While many cultures take sun protection seriously, Japan has surpassed every other in its umbrella and parasol consumption, selling over 100 million annually.

They can be a terror at times — especially when wielded by a shaky elder on a bike — but daily life in Japan has built itself around their use: stands outside every convenience store, plastic umbrella bags at the entryway of department stores on rainy days, and anti-theft umbrella lockers at some establishments. Umbrella theft is even a major plot point in movies such as Ryosuke Hashiguchi’s 2001 film “Hush!”

As summer 2024 heats up with record temperatures, let’s take a look at how umbrellas and parasols came to hold such a special place in Japanese society and how you can optimize your parasol usage to stay (relatively) cool.

A history of shade

Parasols have graced human societies since as early as 2450 B.C., as depicted in ancient Egyptian and Persian artwork, eventually spreading to Europe, China and greater Asia throughout the following millennia. From the start, these rain- and sun-shades were symbols of aristocracy; a fifth century B.C. carving of Persian king Xerxes shows servants holding a parasol over his head from behind.

Parasols gained popularity quickly in China and greater Asia as these areas historically placed great importance on pale skin (a beauty standard now entwined with today’s problematic issues of colorism and racial discrimination). Paleness was a sign of wealth — a pale, plump person did not labor in the sun and had ample food (a contrast with some of today’s beauty standards). So if paleness meant wealth, wealth meant desirability and desirability translated to beauty, then sun-blocking parasols were the perfect means of signifying all three.

However, as the umbrella’s association with the rich increased, so, too, did the fascination of the common people. By Japan’s Edo Period (1603-1868), bamboo and waterproofed paper kasa (umbrellas) and higasa (parasols) were everyday tools and props in kabuki plays and other performances.

Around the mid-1800s, Western-style umbrellas made with linen and cotton entered Japan. These costly imports became the new luxury parasol, paralleling the silk umbrellas of eons past. Many photographs and paintings of upper-class Japanese women show them pairing Western parasols with their kimono. The late 1990s saw the rise of new ultraviolet-blocking fabrics, and Japanese umbrellas attained their modern-day importance in everyday life.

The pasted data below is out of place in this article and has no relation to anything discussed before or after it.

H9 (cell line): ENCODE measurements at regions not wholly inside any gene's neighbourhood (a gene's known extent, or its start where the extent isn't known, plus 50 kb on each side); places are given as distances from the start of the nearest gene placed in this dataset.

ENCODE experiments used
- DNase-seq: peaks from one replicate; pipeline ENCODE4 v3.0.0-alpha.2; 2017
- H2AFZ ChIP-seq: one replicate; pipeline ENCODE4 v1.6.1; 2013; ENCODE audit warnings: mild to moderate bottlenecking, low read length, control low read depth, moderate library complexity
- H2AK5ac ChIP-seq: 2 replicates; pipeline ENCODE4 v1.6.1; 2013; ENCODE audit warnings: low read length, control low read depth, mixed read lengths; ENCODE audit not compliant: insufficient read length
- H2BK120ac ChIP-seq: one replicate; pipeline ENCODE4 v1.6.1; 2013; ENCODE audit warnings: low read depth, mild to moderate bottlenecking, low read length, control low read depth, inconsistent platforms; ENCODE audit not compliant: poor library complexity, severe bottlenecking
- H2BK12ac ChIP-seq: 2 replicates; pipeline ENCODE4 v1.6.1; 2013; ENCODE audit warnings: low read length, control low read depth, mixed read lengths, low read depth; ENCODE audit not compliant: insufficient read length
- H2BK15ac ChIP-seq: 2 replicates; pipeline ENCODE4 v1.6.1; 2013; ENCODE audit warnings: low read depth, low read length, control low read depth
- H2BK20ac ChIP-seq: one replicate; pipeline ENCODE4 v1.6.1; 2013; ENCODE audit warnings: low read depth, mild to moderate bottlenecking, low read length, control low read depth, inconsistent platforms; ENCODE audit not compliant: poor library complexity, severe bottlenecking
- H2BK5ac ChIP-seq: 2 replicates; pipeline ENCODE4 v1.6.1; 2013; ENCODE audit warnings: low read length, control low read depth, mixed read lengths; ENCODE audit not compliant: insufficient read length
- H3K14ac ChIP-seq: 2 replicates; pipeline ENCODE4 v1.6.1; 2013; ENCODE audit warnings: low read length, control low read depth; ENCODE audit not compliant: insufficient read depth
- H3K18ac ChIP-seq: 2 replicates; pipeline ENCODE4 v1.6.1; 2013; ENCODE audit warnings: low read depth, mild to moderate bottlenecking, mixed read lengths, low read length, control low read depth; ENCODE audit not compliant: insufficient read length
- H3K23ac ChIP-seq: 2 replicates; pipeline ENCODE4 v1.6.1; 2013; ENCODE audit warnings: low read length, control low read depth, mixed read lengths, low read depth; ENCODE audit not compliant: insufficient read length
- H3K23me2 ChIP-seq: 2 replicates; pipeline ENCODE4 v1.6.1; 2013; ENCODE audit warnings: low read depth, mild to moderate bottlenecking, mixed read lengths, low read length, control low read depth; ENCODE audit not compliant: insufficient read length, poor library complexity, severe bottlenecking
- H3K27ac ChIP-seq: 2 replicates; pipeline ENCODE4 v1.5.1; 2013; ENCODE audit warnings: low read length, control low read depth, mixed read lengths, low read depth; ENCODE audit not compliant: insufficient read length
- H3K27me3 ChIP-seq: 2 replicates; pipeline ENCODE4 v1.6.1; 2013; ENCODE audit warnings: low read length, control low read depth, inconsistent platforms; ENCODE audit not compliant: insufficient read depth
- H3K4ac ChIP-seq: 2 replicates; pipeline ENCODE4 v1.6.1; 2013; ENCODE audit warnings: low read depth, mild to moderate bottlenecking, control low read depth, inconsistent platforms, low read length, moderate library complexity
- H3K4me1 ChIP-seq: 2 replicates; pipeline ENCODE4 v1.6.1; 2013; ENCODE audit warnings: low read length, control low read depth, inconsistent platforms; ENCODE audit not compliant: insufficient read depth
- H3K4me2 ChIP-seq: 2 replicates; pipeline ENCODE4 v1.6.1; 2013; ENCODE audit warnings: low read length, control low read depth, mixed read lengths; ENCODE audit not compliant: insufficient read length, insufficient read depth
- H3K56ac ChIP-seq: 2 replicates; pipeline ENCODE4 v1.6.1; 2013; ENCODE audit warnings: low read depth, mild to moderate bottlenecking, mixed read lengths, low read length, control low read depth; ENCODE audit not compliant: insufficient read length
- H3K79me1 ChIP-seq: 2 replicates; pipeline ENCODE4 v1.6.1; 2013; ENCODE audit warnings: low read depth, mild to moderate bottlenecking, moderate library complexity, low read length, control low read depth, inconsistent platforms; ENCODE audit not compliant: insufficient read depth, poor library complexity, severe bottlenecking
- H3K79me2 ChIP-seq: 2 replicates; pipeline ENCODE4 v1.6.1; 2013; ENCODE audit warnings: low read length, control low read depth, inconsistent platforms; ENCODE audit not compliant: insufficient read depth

The perfect parasol

As Japanese summers tend to be a revolving door of heavy monsoon rains and burning sunshine, the most popular parasols are ones with both water-repellent and UV-blocking features.

For the fashion conscious, a traditional paper 'higasa' (parasol) can be a perfect accent to your outfit — if you can afford the price.
For the fashion conscious, a traditional paper 'higasa' (parasol) can be a perfect accent to your outfit — if you can afford the price. | COURTESY OF ANNA MODUGNO

The ideal two-in-one parasol is sturdy and reinforced (to withstand the strong winds of rainstorms), has thick or multilayered fabric (to offer shade) and advertises UV-repellent coatings that block up to 99% of the sun’s rays. The most serious parasols feature a silver outer shell and a black inner canopy — silver fabric is the most effective at reflecting sunlight, while the black material absorbs the UV rays that remain (the black lining additionally absorbs sunlight that bounces off the ground). For the truly committed, looking into fabrics like TeryLast and Sunbrella come highly recommended within the industry and are often used for premium patio umbrellas.

Of course, many of the parasols you see day-to-day are less hardcore than this and prioritize fashion and design over anti-UV technology — though, even a basic higasa offers better sun protection than nothing.

Fashion, high and low

Due in a large part to its long and complex history with nobility and conspicuous consumption, parasols are popular fashion items, completing many a Victorian Gothic Lolita look or Visual-kei band’s photoshoot.

Kimono stylist Anna Modugno, who runs a blog on traditional Japanese fashion, says her habit of collecting parasols and featuring them in her photoshoots is both practical and pleasurable.

“Since skin cancer runs in my family, I use parasols primarily for my health,” Modugno says. “It (also) creates a personal bubble of space — a luxury in Tokyo.”

While parasols remain a primarily feminine instrument, there has been an uptick of men toting these personal shaders around in recent years. In 2013, the term “higasa danshi” (“parasol man”) began to trend on social media.

“It is truly a shame that the parasol ... has all but disappeared from Western fashion after being gendered as effeminate and frivolous,” Modugno says.

Modugno recommends tourists interested in traditional Japanese parasols visit the studio of the Wagasa Casa in Gifu, where high-end paper umbrellas are handcrafted in startling shapes and patterns. Other stylish but less expensive Western-style options can be found at DiCesare Designs, plus Victorian and Gothic versions at Lumiebre. Of course, local specialty shops such as the Tanakaya Umbrella Store in Koenji’s covered market street often hold hidden gems.

Parasols in Japan today represent a meeting of fashion and of function — as well as our desire to control our comfort in both rain and shine. And given their long history in Japan, when it's time for you to choose a parasol this summer that fits your fashion and health needs, not even the sky is the limit.